Monday, 1 October 2018

On Raoul Walsh - Two views a quarter century apart

“Raoul Walsh and John Ford were two other “pantheon” directors, represented by little-known (and minor) films. Women of All Nations (1931) doesn’t damage Walsh’s reputation as much as the Pabst film (Mysterious Shadows, 1949) does his, but it doesn’t exactly burnish it either. It takes a couple of characters from his earlier, much more highly regarded What Price Glory (1926) and sends them on various escapades loosely tied into a single film. There’s not much plot, just a framework on which to hang some bawdy (pre-Code) sketches. With Walsh, there is a liveliness to it, but there is little attention to characterisation in a film more ready to fall back on a few racial stereotypes and rather corny gags.”
Women of all Nations
JACQUES LOURCELLES on THE REVOLT OF MAMIE STOVER (French title: Bungalow pour femmes), from Lourcelles, Dictionnaire du cinéma: Les Films(Paris: Robert Laffont, 1992), pp. 179-180.

One of several Raoul Walsh films (more numerous than they may seem) centred on a female hero: cf. The Man I Love(1947), Sea Devils(1953), Band of Angels(1957), The Sheriff of Fractured Jaw(1958), Esther and the King(1960). Most often, these heroines have a fundamental handicap to overcome (here, interrupted education and fatherly neglect) in order to reach their goal or find some balance. However toned-down, this portrait of Mamie Stover places itself totally beyond the Manichaeism of a certain kind of Hollywood cinema, and thereby claims its originality. Walsh – the very opposite of a Puritan – feels not at all compelled to condemn either Mamie’s ambition or the means she uses to achieve it. Anyhow, what other path is open to her? Her love for money expresses a desire to be honoured, a drive to elevate herself – thus relating her to some Walsh heroes who are otherwise very different to her, such as the central character of Gentleman Jim(1942). However, given her obsession with accumulation that becomes unstoppable, Mamie clearly belongs to that pathological family to which a great number of Walsh’s post-War heroes belong. In every film he made in Scope, Walsh uses the format admirably, and in diverse ways. Here, faced with a scenario shaped for economy, structured into comparatively few places and scenes, he obtains from Scope, as much on the plastic level as on the dramatic one, an ample, calm rhythm that allows him to regard his heroine with a gaze at once tranquil and critical, familiar and distant. His genius also breaks out in that flair for tracing, in just a few scenes or even a few shots, the definitive and yet subtle outline of a secondary character (the dance-bar manager played by Agnes Moorehead), or the unforgettable features of an occasional figure (the excited sailor who buys up tickets excessively in order to play cards with one of the hostesses). The relative watering-down of William Bradford Huie’s source novel should not hide the not-negligible merits of this film.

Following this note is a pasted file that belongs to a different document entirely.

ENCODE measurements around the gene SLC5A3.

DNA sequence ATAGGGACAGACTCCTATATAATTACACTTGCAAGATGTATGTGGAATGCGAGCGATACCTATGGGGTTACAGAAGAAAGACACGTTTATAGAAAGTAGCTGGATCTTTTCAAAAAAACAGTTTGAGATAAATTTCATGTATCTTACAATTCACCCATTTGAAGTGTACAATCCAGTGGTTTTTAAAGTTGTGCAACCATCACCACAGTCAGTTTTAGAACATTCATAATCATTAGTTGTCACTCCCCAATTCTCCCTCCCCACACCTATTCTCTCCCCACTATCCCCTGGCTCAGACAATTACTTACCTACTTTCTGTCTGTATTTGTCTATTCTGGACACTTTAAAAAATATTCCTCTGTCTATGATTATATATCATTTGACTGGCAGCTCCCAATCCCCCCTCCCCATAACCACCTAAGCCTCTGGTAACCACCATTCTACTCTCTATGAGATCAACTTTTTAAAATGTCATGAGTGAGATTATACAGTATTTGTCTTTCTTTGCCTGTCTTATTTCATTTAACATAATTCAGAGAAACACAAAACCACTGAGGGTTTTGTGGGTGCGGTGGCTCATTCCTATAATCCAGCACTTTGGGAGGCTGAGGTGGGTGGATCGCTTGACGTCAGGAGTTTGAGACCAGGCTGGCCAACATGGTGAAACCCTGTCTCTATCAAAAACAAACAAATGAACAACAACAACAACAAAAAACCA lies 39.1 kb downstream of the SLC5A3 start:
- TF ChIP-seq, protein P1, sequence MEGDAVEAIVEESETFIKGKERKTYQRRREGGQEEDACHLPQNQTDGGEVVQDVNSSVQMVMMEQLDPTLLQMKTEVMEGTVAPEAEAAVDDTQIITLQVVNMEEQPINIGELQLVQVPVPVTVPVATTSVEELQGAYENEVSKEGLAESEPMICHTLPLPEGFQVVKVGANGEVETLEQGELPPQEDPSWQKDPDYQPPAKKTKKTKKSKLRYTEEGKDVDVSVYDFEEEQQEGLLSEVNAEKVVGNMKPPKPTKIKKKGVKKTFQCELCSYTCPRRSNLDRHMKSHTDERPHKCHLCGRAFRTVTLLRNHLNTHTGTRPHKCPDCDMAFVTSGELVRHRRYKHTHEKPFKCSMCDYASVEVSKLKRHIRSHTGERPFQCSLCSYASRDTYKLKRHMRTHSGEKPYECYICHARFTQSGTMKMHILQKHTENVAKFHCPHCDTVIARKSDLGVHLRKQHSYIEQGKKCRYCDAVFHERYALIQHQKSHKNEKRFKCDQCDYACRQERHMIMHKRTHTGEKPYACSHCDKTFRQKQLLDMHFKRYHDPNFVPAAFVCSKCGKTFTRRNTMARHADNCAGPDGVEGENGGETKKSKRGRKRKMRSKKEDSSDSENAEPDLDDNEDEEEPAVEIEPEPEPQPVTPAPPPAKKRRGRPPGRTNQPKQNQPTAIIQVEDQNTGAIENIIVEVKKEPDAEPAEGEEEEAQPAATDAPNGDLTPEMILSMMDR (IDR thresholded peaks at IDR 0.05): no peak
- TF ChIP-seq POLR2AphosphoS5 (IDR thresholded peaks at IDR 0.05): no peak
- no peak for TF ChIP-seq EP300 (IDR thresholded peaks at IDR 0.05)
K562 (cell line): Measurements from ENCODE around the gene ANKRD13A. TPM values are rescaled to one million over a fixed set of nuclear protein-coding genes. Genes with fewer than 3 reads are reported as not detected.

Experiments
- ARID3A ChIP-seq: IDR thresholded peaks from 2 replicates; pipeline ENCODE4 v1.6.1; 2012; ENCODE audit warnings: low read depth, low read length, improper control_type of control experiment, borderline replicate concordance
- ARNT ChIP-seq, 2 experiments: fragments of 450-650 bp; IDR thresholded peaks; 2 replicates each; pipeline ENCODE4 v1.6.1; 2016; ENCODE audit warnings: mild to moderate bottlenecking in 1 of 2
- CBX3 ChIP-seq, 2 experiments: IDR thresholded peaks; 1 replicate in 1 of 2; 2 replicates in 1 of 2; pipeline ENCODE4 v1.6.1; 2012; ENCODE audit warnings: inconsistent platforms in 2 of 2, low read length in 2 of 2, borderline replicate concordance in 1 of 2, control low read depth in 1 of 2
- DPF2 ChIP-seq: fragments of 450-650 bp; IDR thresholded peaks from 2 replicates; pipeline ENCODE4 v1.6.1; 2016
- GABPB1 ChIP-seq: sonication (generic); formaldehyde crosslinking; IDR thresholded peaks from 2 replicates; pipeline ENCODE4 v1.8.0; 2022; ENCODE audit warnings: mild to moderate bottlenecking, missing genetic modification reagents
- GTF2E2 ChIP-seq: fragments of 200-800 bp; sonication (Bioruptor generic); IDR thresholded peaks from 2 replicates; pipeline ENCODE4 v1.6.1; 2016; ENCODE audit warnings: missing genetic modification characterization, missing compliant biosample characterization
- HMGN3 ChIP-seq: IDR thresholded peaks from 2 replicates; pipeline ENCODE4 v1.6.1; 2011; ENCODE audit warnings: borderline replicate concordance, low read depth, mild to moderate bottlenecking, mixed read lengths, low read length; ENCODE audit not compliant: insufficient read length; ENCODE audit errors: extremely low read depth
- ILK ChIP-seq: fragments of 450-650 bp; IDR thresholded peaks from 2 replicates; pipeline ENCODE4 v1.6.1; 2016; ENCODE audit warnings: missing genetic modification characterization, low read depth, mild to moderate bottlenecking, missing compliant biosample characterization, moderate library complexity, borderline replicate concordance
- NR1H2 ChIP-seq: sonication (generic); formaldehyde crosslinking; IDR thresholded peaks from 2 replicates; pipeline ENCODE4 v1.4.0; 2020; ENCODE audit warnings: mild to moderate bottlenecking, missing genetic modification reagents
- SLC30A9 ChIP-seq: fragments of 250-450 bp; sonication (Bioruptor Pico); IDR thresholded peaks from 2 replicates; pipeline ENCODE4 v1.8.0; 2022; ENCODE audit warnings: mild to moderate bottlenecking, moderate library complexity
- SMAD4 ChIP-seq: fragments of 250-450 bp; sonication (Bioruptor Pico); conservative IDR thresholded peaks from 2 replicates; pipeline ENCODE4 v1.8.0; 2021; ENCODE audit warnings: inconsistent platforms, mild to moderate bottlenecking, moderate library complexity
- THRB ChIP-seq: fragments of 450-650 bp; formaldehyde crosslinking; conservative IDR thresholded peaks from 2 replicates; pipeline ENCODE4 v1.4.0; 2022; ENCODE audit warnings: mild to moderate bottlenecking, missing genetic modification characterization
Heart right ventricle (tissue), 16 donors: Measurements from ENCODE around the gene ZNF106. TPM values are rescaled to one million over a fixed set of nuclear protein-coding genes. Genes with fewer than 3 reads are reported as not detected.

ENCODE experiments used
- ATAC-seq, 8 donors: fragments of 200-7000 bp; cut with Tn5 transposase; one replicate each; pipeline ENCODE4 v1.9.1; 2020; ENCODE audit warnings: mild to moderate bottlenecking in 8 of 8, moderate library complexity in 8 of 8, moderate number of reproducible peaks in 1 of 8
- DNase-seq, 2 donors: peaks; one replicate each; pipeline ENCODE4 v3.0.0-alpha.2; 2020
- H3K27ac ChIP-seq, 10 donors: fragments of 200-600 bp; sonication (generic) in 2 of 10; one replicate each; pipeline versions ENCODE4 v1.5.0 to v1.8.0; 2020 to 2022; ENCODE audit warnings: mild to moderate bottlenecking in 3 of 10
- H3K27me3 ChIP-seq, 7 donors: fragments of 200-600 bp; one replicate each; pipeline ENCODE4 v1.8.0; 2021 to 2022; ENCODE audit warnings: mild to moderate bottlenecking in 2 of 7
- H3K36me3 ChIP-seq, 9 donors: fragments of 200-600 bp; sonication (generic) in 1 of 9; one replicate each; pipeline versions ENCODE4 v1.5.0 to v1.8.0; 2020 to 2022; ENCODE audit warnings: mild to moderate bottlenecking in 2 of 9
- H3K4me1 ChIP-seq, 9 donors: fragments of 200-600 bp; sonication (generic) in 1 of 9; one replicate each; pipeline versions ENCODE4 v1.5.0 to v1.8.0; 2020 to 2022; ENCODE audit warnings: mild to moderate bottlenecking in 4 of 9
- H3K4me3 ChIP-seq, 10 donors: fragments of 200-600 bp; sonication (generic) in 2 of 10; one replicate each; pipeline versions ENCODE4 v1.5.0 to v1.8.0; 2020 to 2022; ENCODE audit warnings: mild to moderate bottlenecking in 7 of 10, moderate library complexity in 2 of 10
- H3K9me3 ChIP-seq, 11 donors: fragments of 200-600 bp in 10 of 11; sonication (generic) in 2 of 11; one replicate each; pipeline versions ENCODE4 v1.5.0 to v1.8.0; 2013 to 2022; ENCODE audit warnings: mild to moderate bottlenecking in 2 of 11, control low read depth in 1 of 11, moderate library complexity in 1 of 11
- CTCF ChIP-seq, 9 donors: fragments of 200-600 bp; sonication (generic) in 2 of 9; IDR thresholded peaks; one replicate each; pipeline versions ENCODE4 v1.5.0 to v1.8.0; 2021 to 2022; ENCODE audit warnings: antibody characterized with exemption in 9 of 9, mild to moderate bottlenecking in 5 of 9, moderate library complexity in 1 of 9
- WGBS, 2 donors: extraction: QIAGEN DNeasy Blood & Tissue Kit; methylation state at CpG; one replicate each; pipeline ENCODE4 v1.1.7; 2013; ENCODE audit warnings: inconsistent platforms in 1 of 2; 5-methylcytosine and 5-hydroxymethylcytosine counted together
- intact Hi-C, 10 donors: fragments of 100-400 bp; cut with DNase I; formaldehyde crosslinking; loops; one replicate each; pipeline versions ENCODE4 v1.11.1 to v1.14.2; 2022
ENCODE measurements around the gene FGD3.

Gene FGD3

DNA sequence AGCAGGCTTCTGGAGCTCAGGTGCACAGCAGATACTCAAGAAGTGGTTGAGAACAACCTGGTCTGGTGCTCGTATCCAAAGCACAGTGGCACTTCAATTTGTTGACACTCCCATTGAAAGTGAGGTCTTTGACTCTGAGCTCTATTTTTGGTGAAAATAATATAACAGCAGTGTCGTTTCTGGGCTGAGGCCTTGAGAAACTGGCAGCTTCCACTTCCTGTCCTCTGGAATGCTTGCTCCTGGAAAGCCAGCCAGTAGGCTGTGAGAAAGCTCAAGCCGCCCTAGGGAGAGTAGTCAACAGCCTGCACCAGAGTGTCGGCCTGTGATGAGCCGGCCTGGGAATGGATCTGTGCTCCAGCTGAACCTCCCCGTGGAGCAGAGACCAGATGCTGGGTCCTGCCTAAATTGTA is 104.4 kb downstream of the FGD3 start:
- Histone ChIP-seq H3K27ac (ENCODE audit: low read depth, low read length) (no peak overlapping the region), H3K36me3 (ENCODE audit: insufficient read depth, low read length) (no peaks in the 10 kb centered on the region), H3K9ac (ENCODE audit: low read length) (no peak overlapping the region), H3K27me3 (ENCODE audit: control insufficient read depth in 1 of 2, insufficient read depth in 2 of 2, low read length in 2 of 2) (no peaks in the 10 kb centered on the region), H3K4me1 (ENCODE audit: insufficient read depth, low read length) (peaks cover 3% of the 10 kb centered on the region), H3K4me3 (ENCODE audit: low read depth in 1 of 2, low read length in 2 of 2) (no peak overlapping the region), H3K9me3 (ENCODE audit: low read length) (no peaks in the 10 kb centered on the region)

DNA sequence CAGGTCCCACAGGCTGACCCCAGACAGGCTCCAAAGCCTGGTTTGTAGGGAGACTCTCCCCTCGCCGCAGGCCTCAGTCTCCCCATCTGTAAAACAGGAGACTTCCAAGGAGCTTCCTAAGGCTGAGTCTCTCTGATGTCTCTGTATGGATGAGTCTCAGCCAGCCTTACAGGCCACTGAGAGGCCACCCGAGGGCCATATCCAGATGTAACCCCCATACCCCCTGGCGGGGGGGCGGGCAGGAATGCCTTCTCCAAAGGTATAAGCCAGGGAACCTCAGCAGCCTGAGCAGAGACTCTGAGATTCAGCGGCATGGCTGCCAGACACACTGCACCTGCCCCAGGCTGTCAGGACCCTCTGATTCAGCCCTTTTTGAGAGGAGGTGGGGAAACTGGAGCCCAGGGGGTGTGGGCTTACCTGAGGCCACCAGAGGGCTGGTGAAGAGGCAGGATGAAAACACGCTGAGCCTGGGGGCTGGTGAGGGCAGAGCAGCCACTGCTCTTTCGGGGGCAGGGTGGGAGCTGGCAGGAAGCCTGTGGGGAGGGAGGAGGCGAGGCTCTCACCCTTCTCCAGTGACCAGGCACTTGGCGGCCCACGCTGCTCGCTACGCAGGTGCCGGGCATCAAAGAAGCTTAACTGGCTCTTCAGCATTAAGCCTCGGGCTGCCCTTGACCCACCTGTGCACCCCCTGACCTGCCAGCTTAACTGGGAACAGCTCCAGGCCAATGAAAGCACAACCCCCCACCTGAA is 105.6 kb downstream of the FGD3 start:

French original © Jacques Lourcelles 1992; English translation © Adrian Martin, 1 October 2018
The Revolt of Mamie Stover

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